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When many people think of alcohol abusers, they picture teenagers sneaking drinks before high school football games or at unsupervised parties.
However, alcohol abuse is prevalent within many demographic groups in the United States.
People who abuse alcohol can be:
• College students who binge drink at local bars;
• Pregnant women who drink and put their babies at risk for fetal alcohol syndrome;
• Professionals who drink after a long day of work; and
• Senior citizens who drink out of loneliness.
In 2007, more than one fifth (23.3 percent) of persons aged 12 or older participated in binge drinking at least once in the 30 days prior to taking a national survey on drug use and health.
This translates to about 57.8 million people. The rate in 2007 is similar to the rate in 2006 (23.0 percent).
To recognize the serious problem of alcohol abuse, April is designated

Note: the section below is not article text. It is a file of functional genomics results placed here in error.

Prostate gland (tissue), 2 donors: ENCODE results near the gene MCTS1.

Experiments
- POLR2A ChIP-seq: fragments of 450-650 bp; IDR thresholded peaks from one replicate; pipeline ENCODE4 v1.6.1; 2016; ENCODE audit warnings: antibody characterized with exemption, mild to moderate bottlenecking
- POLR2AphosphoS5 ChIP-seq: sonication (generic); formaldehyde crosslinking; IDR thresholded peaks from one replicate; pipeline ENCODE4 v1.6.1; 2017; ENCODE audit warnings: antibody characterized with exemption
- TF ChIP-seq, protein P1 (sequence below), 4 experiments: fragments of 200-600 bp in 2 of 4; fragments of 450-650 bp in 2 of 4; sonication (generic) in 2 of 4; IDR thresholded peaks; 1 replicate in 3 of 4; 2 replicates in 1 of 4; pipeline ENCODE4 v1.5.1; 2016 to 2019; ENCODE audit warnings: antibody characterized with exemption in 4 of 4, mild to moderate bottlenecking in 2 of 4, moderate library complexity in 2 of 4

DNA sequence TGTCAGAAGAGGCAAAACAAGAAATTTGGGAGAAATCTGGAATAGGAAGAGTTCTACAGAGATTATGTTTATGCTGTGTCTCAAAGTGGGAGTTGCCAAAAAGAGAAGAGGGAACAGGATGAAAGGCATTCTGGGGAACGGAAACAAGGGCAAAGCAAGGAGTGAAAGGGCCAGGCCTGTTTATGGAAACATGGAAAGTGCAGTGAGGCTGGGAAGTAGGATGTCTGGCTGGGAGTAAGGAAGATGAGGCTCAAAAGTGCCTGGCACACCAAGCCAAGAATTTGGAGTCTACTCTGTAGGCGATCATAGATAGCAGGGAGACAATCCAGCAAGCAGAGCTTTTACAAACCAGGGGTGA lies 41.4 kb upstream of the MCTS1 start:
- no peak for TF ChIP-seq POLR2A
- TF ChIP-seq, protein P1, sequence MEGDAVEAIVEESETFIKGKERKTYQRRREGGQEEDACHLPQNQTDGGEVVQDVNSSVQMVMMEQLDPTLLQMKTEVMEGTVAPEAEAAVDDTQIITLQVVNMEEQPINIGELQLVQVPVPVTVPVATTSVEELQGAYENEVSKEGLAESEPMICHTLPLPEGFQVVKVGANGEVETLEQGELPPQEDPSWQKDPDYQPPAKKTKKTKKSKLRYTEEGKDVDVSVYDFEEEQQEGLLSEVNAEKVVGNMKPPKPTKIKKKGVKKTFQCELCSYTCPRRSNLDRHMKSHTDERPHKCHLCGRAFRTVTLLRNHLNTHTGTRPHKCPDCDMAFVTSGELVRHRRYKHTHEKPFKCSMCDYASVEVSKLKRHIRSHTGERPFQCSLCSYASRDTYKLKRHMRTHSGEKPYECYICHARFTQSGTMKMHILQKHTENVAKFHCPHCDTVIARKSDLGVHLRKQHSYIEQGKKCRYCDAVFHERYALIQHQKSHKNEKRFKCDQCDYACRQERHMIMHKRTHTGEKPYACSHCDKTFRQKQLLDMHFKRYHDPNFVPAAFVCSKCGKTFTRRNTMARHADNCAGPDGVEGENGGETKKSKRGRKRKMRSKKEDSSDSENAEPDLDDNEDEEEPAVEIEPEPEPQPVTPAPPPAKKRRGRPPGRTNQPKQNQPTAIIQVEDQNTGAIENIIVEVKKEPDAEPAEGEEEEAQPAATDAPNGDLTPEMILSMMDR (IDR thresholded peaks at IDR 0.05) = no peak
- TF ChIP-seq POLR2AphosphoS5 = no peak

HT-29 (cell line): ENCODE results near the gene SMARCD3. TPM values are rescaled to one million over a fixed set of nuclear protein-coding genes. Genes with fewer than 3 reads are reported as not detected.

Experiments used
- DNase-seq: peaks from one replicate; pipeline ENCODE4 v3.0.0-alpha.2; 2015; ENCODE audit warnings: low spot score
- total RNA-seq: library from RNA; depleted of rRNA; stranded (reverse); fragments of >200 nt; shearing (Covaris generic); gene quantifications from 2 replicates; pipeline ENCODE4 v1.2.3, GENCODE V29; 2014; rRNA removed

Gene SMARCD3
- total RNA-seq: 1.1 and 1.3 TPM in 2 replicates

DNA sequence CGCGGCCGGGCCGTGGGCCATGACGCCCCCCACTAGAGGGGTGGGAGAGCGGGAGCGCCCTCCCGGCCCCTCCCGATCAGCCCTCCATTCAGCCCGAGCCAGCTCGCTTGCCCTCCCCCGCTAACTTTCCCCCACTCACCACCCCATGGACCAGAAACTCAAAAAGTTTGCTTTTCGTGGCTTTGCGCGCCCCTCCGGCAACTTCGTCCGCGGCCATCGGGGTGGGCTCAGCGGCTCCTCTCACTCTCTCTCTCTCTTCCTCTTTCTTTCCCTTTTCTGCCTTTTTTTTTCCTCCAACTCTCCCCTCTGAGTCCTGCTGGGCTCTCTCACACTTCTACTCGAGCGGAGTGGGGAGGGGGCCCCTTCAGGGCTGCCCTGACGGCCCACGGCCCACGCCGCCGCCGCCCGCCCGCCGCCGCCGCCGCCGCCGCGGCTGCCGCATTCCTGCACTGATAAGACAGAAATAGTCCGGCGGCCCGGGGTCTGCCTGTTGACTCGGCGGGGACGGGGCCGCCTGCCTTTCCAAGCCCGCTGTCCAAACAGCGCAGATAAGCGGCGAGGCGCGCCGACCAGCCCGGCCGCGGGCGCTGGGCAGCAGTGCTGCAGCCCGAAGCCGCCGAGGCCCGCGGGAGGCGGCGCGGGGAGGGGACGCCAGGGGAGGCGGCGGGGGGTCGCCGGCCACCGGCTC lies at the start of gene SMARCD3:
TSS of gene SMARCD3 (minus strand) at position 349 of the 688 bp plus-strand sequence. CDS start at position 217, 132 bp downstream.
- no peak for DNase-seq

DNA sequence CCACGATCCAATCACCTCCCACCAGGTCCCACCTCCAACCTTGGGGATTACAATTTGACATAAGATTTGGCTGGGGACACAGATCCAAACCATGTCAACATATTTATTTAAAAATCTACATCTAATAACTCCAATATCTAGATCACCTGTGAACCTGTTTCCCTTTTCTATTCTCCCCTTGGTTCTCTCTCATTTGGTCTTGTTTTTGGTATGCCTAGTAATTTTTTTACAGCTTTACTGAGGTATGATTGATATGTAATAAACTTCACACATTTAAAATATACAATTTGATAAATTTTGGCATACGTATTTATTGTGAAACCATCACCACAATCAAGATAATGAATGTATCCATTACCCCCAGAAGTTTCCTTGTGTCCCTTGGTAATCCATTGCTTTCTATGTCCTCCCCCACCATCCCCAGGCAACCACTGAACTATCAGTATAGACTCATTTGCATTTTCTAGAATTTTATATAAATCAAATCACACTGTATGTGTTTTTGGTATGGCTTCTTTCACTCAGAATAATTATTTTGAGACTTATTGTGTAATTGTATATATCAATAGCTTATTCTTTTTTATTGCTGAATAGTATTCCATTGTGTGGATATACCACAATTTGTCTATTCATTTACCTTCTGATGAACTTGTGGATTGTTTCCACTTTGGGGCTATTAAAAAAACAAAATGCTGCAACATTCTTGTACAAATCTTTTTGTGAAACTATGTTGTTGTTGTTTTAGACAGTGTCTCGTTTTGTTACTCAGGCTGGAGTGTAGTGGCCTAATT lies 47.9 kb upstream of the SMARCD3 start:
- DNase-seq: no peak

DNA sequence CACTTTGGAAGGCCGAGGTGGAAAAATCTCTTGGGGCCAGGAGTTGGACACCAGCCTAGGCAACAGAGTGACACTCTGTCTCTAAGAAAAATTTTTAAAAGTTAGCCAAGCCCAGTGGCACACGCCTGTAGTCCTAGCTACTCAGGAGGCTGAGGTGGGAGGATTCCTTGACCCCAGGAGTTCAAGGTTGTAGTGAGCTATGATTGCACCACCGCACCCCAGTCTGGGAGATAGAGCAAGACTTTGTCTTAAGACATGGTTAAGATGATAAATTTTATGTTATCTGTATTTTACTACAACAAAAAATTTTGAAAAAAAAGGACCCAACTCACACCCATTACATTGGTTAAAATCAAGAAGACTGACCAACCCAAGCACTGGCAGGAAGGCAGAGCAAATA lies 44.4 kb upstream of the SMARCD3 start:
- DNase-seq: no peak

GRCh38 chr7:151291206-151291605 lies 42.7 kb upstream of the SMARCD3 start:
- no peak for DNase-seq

“Alcohol Awareness Month.”
Warning signs of alcohol abuse include:
• Do you drink alone when you feel angry or sad?
• Does your drinking ever make you late for work?
• Does your drinking worry your family?
• Do you ever drink after telling yourself you won’t?
• Do you ever forget what you did while drinking?
If you answered “yes” to any of these questions, you may have a drinking problem. Check with your doctor to be sure. Your doctor will be able to tell you whether you should cut down or abstain.
If you are alcoholic or have other medical problems, you should not just cut down on your drinking--you should stop drinking completely.